Expert advice in the simplest form: Best practices = best profits
Newer flotation cells are generally larger, with more efficient mixing and air dispersion.
Newer flotation cells are generally larger, with more efficient mixing and air dispersion.

There are really two ways to improve profit on-site. One way is to focus on profit through cost savings and reducing operating costs. The second way is through producing more metal by improving operational efficiency and equipment availability. This article discusses five main areas that will have the biggest impact on flotation performance, thereby optimizing profit. They are:

  • Maintenance practices;
  • Matching froth crowding to duty;
  • Optimizing energy input;
  • Improving circuit control; and
  • Updating and replacing old equipment.

In order to understand where the opportunities exist, one must have a good understanding of the equipment. The first step is understanding the role various components play in the successful production of concentrate. The challenge is then relating the plant’s metallurgy to equipment performance and then determining if there will be benefits gained from changing the current situation.

Maintenance Practices

Often, various departments on-site such as maintenance, operations and metallurgy all have different ways of looking at machine availability (or not looking at it). “Broken links” between departments usually result in a loss of performance. It is strongly recommended to never underestimate the importance of maintenance. Some examples of common maintenance issues seen on-site include:

  • A lower shaft that is completely broken off from the bearing housing and sitting in the cell.
  • Badly worn rotor and stator blades.
  • Motor pulley systems that are missing pulley belts, and sometimes, the cover. Safety is a major concern here—but the cell also will not be operating at the correct design speed.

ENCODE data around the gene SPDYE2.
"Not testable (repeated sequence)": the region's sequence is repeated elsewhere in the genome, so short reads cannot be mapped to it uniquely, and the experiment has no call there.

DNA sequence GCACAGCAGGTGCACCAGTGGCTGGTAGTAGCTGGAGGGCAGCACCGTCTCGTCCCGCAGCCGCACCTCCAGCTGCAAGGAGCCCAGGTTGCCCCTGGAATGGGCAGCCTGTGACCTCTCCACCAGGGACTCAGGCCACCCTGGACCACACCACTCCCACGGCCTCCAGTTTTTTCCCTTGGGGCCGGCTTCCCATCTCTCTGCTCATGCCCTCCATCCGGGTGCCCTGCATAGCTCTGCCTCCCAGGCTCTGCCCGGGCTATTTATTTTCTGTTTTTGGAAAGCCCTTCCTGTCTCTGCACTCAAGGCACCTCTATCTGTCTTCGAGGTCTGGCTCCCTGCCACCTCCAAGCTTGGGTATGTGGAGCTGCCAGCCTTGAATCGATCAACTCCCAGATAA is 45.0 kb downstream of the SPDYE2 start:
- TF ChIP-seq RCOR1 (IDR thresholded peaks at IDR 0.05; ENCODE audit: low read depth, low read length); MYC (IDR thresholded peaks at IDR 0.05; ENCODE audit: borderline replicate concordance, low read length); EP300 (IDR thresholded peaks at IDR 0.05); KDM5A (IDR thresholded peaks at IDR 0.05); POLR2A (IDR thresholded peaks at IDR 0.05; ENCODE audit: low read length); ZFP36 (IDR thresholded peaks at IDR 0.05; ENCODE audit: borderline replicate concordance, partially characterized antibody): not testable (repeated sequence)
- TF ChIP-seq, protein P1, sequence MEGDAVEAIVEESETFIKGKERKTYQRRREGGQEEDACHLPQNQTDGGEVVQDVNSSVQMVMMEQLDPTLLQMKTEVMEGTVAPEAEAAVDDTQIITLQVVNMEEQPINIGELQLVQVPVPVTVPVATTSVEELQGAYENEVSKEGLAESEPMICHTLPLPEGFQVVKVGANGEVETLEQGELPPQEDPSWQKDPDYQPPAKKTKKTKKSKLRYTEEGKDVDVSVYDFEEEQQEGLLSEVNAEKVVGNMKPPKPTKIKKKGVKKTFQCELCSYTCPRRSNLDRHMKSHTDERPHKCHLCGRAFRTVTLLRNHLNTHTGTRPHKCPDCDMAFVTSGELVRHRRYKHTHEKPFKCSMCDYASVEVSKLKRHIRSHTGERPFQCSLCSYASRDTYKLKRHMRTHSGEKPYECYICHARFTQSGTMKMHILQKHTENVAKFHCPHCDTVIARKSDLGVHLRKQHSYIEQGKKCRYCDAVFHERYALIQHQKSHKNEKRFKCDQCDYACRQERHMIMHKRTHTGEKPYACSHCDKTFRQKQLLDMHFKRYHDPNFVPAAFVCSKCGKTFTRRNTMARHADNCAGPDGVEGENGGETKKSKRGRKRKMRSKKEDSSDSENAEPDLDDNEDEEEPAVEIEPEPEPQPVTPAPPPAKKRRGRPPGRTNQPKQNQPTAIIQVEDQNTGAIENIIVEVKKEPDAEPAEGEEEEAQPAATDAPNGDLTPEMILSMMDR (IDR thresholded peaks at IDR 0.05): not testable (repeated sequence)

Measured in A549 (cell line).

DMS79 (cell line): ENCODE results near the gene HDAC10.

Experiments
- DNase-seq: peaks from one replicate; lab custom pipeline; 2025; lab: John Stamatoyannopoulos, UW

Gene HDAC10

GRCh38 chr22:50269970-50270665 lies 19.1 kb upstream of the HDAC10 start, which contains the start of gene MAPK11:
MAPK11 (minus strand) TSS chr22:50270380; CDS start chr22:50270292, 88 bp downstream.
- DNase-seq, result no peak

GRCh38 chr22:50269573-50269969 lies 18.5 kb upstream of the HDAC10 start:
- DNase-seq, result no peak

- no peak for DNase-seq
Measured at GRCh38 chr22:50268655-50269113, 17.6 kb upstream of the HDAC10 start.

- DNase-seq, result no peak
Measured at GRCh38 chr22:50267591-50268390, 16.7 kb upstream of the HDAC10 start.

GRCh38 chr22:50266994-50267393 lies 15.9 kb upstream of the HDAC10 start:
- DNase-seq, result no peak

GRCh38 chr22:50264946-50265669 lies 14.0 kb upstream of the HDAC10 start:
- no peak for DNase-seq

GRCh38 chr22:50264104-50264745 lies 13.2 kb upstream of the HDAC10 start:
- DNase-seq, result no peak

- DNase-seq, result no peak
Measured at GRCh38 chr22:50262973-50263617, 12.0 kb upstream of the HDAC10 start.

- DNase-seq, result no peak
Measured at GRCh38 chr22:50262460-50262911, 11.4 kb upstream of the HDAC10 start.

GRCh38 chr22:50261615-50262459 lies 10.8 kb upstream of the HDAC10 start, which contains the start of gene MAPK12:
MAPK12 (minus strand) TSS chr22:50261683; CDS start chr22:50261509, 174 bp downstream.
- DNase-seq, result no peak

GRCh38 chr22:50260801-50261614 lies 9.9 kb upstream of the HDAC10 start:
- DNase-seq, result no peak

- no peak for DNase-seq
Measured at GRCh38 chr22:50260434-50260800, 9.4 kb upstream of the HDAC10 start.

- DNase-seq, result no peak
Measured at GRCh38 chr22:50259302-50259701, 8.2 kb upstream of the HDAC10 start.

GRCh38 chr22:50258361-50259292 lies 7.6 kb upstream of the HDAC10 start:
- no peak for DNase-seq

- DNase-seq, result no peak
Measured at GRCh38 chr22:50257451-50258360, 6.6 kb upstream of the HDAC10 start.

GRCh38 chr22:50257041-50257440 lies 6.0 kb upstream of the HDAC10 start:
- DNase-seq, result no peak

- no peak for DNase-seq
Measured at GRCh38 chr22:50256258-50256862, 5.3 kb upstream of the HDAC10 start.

Matching Froth Crowding to Duty

Traditionally, mechanical flotation design has focused on the pulp zone or residence time, with little emphasis on the mineral’s froth phase. How it performs in the froth is critical—if the mineral doesn’t manage to travel up through the froth from the pulp and then from the froth surface to the launder, there is simply no recovery. The froth zone also has a major effect on grade and plant operability. Many opportunities exist to improve plant performance by improving froth management in the cell: First, check the level control, then adjust launders and froth crowding to the optimum setting.

Changing tank-top configuration affects performance. The cell’s froth surface area and lip length must be designed to match properties, such as particle size, froth stability and concentration flow rate. For example, a high concentrate flow rate and stable flowing froth will require more froth surface area and lip length to handle the higher flow. This can be achieved with minimal froth crowding. Conversely, for low concentrate flow and weak froths—for example, in scavenger cells—less froth surface area and lip length are required, otherwise, the froth will be too thinly spread across the cells and won’t flow to the launder. Many cases have been seen at sites where, through the simple installation of additional internal froth crowding, froth stability and concentrate flow have significantly increased, thereby improving recovery.

Optimizing Energy Input

Flotation Mechanism – Improving circuit control starts with a flotation mechanism, the “heart” of the flotation cell. Currently across the entire installed base, almost all flotation machines have been installed with a fixed speed. The design speed is not necessarily the optimum metallurgical speed, and the optimum speed in the first few roughers, where the ore is fast floating and easily recovered, could be very different from farther down the circuit. In the scavengers, where the ore is slow floating, this may have a different particle size distribution and may be treated differently.

Finding the optimal speed requires testwork and surveys. This can be done in various ways, including changes to the pulleys themselves or by installing a variable speed drive. This is typically done on one cell, generally the first or last rougher, with its testwork results then indicating the optimal speed for that particular ore/plant. Several recent studies have shown that it is possible to reduce operating cost by optimizing impeller speed—and this leads to an improved recovery.

Reducing Wear and Energy Consumption – If one reduces wear by just 10%, they can save roughly 25% in power. As wear is proportional to speed, a slower speed will also provide longer wear life and this will provide further operating cost savings.

Process Recovery – The mixing in the cell affects all of the subprocesses: